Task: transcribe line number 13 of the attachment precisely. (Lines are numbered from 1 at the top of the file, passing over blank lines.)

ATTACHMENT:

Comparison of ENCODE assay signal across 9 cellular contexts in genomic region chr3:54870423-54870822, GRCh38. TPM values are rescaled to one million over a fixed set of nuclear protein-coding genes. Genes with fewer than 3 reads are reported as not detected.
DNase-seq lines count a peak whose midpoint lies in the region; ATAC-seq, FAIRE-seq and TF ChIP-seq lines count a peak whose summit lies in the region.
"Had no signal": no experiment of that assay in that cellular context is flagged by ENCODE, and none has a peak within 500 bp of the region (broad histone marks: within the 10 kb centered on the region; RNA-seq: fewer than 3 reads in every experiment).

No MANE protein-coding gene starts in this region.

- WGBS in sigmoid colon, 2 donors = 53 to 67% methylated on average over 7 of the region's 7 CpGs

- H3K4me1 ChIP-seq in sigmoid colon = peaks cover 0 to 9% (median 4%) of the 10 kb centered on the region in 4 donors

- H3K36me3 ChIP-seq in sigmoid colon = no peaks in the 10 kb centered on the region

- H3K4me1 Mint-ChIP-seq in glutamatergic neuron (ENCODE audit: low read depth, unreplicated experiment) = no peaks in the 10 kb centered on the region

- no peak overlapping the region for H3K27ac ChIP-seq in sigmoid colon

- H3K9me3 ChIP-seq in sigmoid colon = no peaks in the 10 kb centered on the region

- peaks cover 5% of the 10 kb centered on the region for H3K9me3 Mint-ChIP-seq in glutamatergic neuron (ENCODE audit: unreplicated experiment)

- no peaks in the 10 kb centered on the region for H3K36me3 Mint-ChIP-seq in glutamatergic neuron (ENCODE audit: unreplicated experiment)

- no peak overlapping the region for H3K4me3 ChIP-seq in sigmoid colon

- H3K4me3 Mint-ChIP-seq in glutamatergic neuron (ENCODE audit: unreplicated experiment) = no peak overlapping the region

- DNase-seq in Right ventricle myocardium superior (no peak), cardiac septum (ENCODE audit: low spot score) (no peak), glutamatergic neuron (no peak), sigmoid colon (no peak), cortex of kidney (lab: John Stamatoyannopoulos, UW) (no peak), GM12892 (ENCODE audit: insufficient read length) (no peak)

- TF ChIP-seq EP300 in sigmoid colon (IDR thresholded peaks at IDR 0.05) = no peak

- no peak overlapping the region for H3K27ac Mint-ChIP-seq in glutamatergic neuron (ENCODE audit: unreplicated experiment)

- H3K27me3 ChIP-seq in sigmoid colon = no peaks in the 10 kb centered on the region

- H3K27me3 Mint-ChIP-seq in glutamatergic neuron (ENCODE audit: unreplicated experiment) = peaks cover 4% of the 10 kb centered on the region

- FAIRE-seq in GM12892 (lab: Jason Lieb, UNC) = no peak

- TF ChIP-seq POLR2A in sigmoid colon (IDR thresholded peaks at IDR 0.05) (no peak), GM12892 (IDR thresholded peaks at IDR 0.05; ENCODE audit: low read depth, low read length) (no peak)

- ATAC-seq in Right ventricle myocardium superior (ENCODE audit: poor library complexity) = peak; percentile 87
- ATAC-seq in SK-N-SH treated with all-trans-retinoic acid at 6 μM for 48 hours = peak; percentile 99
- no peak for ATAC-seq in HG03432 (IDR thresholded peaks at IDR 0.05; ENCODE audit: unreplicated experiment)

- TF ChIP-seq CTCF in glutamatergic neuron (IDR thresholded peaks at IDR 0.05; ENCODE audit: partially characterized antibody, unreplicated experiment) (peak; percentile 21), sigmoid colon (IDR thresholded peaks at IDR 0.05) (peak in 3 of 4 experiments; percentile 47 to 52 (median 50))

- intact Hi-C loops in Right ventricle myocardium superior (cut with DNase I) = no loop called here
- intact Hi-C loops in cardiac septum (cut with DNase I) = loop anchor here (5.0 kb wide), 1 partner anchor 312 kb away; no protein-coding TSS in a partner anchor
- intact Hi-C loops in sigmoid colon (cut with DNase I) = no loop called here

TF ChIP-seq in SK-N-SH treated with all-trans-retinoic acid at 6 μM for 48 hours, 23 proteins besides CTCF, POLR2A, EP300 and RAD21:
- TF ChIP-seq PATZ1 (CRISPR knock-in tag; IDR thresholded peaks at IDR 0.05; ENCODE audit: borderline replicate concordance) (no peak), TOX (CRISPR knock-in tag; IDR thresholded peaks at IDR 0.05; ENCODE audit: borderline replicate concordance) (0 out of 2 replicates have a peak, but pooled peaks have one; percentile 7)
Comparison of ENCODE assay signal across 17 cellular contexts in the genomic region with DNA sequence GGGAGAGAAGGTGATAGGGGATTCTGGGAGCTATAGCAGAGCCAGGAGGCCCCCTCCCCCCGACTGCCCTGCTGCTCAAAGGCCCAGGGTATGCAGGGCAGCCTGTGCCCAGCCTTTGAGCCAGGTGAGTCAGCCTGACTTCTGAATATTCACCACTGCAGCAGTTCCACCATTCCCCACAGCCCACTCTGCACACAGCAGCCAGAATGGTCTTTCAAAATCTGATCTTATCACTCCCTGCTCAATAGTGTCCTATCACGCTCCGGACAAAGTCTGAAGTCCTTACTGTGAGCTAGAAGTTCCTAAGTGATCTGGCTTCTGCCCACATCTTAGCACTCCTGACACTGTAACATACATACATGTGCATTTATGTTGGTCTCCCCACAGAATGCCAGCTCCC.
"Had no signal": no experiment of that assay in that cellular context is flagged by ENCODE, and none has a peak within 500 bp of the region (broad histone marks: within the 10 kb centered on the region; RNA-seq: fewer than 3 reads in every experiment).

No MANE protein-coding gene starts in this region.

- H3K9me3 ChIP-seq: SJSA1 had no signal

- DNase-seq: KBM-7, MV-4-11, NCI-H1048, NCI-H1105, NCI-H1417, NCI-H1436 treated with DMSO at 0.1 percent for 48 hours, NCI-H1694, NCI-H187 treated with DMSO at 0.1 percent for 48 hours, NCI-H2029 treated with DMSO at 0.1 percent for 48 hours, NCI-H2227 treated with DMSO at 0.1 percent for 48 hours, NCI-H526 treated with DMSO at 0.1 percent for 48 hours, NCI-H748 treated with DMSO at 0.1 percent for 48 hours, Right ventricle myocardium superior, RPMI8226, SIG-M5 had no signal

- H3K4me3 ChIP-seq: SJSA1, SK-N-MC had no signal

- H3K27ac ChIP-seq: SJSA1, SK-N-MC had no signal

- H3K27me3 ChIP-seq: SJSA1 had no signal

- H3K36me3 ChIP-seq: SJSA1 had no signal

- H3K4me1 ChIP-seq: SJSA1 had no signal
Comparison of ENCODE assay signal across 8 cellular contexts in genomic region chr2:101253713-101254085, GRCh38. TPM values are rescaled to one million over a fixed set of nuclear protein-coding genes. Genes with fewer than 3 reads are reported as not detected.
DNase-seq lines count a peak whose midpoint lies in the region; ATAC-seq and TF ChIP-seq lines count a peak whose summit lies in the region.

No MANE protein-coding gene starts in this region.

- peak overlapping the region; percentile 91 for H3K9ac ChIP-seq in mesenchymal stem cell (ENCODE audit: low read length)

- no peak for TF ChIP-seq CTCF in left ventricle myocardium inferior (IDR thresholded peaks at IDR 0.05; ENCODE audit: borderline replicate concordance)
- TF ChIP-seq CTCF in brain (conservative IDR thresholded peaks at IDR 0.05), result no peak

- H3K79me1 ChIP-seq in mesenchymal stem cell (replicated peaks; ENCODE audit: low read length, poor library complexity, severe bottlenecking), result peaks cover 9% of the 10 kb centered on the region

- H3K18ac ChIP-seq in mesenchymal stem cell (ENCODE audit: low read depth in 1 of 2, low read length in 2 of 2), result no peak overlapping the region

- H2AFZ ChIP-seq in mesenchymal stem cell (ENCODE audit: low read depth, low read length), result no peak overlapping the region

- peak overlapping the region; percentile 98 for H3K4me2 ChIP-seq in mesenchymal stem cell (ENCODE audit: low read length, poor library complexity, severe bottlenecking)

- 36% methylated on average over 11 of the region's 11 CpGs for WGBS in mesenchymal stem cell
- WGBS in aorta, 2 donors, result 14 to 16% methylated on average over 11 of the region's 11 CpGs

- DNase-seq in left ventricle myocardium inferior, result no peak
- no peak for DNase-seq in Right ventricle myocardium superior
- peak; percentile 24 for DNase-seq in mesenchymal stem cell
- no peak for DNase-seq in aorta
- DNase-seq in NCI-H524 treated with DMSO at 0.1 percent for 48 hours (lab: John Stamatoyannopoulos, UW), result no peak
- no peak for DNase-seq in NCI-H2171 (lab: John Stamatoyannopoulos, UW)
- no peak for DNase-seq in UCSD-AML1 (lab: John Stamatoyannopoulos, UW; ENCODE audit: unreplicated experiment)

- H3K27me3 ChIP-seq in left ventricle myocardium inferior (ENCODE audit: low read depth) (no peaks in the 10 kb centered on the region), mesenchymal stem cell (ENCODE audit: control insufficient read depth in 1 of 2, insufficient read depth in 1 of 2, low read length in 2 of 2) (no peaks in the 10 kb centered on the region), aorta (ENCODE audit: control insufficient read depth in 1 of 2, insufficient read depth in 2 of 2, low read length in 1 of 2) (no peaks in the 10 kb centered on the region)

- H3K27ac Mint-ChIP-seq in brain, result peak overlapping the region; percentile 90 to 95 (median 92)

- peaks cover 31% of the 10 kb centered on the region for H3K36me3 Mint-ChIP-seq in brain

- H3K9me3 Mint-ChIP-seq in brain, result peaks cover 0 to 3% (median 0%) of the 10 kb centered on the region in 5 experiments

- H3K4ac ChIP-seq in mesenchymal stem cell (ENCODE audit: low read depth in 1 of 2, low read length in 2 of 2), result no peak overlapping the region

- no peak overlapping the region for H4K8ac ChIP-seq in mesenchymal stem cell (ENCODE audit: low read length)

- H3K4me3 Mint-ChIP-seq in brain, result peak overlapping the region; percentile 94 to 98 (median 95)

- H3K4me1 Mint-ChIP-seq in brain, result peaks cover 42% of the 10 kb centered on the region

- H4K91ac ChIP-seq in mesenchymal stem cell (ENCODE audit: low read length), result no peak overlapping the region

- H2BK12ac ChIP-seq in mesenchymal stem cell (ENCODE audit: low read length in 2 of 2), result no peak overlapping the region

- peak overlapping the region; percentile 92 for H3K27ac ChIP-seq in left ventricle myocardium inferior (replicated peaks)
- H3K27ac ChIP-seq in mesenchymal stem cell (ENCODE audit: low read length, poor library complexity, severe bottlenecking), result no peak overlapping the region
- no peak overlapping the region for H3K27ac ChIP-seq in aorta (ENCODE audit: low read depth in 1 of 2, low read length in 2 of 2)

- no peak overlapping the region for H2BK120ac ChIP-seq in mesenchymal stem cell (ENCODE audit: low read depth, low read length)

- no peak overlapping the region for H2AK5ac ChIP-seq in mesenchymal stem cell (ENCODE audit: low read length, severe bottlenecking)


- no peak overlapping the region for H3K4me3 ChIP-seq in sigmoid colon